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Photograph of Leslie Wilson, a medium-skinned woman with short, curly black hair, beside a bank of floor-to-ceiling windows and wearing a tweed vest over a black shirt. Photograph of Leslie Wilson, a medium-skinned woman with short, curly black hair, beside a bank of floor-to-ceiling windows and wearing a tweed vest over a black shirt.

Leslie Wilson, Associate Director, Academic Engagement and Research

Meet the Staff


Leslie Wilson instantly makes people feel at home.

One of the first people we met during the McMullan Family Foundation Summer Intensive here at the Art Institute, Leslie has always made us feel welcome. She’s a powerhouse whose expertise, enthusiasm, and ease help lift up everyone she comes into contact with across the museum and beyond.

Leslie has great recommendations for anything from slice-of-life TV shows to Chicago thrift stores to ways to navigate the challenges and joys of a museum career. We’ve gotten to share many conversations with Leslie over the course of our first year as undergraduate fellows, and we’re excited to share this one with you.

Hannah: We should probably start by talking about your role and what you do here, right? 

Leslie: Yes. I work with my team in Academic Engagement and Research to support interns and fellows here at the museum, such as yourselves. We look for avenues for emerging professionals and find placements for them in departments across the institution based on their interests. Our goal is to cultivate deep engagement and mentorship opportunities.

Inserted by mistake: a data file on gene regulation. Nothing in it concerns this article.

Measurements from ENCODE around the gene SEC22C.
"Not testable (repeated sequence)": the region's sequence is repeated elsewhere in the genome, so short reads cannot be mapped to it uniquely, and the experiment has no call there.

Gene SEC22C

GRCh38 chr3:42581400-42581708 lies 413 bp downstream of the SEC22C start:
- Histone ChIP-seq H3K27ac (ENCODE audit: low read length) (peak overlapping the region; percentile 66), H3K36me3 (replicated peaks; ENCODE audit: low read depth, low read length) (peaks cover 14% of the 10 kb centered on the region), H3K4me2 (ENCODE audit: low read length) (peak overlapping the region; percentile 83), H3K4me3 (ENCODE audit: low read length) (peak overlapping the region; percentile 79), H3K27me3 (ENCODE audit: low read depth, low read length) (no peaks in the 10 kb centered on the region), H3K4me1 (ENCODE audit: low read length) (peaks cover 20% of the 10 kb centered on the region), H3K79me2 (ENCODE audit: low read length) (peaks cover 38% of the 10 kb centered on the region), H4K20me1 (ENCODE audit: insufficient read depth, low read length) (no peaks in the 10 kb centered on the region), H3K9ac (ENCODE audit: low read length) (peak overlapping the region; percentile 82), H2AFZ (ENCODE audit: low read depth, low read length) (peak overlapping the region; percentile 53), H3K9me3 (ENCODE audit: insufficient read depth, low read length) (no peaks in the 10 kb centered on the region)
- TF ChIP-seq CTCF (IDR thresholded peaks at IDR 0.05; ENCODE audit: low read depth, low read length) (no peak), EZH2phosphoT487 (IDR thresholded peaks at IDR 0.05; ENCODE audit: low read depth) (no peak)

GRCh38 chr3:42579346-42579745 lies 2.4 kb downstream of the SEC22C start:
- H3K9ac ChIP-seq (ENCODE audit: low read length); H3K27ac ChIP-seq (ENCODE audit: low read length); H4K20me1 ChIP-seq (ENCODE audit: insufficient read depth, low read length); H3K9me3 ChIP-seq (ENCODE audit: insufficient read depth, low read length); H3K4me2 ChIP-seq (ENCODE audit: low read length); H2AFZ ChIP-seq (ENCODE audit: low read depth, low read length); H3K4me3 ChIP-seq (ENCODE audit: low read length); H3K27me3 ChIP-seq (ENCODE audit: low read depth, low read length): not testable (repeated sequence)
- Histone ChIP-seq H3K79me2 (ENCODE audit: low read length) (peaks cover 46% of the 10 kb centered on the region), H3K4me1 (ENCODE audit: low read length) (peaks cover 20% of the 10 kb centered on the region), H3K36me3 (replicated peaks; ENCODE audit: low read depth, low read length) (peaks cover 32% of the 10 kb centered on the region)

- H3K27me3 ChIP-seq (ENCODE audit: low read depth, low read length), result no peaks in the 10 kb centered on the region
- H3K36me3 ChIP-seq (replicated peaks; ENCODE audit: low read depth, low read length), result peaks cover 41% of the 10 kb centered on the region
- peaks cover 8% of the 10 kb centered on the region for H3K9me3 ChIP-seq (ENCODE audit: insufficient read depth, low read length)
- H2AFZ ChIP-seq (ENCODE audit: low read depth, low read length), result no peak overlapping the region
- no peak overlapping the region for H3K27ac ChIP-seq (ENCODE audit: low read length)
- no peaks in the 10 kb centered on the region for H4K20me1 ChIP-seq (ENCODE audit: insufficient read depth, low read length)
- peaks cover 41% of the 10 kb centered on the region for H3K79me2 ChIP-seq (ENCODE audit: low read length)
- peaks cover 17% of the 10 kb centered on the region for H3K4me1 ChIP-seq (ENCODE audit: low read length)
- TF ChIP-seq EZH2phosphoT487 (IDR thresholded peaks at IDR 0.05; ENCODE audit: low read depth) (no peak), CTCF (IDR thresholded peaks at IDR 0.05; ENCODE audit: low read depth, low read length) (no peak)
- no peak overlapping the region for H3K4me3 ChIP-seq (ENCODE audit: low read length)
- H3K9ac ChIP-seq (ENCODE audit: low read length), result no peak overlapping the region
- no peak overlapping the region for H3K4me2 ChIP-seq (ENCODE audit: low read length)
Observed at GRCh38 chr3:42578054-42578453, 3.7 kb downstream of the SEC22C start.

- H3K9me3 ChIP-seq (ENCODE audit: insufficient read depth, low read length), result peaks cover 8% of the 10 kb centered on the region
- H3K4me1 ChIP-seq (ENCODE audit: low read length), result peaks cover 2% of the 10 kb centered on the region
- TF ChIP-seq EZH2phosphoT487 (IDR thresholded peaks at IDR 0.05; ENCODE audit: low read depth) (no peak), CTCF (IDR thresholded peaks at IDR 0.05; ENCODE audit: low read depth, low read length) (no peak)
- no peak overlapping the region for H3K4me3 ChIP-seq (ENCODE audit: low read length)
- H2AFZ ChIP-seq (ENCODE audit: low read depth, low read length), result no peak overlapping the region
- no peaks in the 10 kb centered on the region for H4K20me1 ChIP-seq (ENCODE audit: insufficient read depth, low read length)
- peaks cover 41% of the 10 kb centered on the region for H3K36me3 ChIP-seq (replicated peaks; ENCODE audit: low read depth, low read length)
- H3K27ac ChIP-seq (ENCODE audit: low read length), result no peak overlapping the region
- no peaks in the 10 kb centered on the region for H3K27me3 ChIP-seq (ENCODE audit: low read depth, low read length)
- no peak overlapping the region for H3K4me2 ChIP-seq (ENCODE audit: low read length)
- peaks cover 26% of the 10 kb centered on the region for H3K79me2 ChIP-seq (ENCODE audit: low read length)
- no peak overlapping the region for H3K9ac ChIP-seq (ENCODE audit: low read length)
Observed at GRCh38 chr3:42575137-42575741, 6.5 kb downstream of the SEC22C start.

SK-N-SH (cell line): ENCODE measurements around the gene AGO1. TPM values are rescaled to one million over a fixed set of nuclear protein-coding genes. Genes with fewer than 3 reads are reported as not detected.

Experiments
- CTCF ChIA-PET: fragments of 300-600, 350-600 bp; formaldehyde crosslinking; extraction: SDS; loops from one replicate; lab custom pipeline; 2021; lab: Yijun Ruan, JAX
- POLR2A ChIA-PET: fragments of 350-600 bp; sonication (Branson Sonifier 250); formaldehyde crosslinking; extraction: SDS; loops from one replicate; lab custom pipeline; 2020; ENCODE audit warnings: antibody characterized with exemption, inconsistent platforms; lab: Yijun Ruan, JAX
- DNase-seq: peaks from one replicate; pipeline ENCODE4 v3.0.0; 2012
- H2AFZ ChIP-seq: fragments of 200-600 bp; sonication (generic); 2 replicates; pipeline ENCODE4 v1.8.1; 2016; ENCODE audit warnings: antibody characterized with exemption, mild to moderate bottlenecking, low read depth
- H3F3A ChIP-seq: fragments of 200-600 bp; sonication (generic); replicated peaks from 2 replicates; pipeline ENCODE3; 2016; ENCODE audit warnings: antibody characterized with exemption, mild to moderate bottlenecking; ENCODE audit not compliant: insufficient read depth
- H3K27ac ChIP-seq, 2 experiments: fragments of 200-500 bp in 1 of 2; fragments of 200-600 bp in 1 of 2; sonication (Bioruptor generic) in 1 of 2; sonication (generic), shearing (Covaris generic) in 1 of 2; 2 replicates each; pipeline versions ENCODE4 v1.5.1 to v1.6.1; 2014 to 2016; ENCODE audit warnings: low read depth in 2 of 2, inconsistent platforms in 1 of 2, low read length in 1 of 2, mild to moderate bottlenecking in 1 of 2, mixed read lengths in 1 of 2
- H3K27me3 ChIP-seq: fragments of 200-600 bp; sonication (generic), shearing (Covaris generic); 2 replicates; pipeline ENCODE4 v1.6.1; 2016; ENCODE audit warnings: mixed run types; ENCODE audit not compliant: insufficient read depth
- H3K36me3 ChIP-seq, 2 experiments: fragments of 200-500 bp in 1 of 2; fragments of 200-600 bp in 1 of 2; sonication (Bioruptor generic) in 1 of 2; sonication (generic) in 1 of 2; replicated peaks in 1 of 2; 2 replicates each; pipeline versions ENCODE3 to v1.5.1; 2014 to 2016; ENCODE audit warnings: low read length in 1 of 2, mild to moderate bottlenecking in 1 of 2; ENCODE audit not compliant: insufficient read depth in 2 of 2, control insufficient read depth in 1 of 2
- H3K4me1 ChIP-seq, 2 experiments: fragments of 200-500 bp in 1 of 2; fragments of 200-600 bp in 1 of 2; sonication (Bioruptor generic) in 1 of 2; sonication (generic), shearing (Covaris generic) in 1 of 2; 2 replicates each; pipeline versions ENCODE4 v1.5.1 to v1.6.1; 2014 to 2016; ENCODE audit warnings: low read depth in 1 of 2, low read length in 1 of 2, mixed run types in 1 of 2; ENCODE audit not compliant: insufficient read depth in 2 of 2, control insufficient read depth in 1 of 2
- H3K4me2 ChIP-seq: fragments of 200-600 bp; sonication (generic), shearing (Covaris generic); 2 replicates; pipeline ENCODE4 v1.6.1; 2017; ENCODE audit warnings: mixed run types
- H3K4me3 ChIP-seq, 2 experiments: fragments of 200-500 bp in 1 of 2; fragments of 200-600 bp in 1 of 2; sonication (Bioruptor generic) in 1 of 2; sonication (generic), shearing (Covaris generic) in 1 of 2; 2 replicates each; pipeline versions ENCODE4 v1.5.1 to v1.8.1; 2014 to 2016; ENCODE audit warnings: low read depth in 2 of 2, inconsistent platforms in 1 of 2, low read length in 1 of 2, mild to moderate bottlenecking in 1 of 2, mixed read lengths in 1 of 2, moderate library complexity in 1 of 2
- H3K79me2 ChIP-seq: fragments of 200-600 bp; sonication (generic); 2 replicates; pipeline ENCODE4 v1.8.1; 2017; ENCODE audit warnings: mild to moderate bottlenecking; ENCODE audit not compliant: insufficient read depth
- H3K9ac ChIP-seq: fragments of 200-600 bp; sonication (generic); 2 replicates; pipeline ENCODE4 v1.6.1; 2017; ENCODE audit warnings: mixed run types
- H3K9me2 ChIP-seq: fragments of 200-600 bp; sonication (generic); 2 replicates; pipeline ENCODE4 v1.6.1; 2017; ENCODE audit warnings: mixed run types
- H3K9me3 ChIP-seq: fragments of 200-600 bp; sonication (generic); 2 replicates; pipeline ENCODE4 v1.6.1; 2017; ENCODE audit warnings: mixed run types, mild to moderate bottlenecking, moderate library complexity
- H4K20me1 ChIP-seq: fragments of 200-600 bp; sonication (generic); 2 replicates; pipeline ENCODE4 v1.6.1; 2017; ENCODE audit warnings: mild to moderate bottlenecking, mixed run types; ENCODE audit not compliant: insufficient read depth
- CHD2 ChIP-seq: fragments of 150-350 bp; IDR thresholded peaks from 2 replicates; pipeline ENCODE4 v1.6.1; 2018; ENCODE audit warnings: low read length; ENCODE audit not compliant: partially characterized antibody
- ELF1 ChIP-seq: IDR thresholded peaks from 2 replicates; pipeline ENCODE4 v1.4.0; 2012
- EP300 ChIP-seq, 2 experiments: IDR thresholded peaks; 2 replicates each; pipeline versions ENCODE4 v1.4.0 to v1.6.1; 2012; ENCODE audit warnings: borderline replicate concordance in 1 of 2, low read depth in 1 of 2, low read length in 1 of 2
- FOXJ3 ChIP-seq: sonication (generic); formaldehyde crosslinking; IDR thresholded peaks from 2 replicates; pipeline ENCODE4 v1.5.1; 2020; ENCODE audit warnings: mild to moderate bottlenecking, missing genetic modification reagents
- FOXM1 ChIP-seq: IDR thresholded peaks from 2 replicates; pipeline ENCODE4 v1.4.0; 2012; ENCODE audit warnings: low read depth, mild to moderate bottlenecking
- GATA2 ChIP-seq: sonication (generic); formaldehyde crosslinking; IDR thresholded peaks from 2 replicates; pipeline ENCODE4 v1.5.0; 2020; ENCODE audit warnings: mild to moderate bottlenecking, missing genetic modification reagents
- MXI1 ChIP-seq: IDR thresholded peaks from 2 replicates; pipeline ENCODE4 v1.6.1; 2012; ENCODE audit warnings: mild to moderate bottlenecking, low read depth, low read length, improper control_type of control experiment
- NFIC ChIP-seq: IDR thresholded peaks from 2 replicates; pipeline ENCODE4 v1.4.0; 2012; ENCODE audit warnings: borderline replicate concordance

Both of you are completing two-year undergraduate fellowships now, but I first met you during our weeklong McMullan Family Foundation Summer Intensive, which introduces undergraduates to the variety of career paths available at museums. So, Arianne—knowing that you have a strong interest in oral histories and storytelling, and because you were so interested in the display of David Drake’s Storage Jar during the Summer Intensive, we reached out to Nancy Chen and Sam Ramos in Interpretation about having you work with them on gallery activations and tours, which you’re doing now. And Hannah—because you are a practicing artist who is very interested in public art, we are so thrilled that you are now working closely with curatorial associate Makayla May in Modern and Contemporary Art on Bluhm Family Terrace installations, where you get to experience the opportunities and challenges involved in placing work in a space that’s not only open to the elements but is in such dynamic dialogue with the cityscape.

In addition to working with interns and fellows, my department also supports the museum’s research initiatives and looks for ways to make new research projects happen. That’s the focus of the Research Center, and I love being part of that team, working alongside colleagues in the Ryerson and Burnham Libraries and the Art Institute of Chicago Archives to continue building on our strengths as a place for scholarship to thrive.

Leslie Wilson laughs while sitting at a table with two young women: Hannah Samoy, whose long hair is black and shirt is green, and Arianne Nguyen, whose long, dark hair has been colored a pale lavender and wears a white collared shirt with small decorative flowers.

Leslie, Hannah, and Arianne chatting in the Member Bar at Terzo Piano

Hannah: You spend a lot of time helping students and early career professionals find their way to a career path, so let’s talk about yours. What drew you to the art world?

Well, my mom had gone to art school, and we went to museums all the time growing up. I remember when we were living in Virginia in the early ’90s, there was a big Titian show at the National Gallery. The excitement in my household was intense. I did not realize then that not everybody’s households were like, “We have to go to Titian!” But we went to Titian.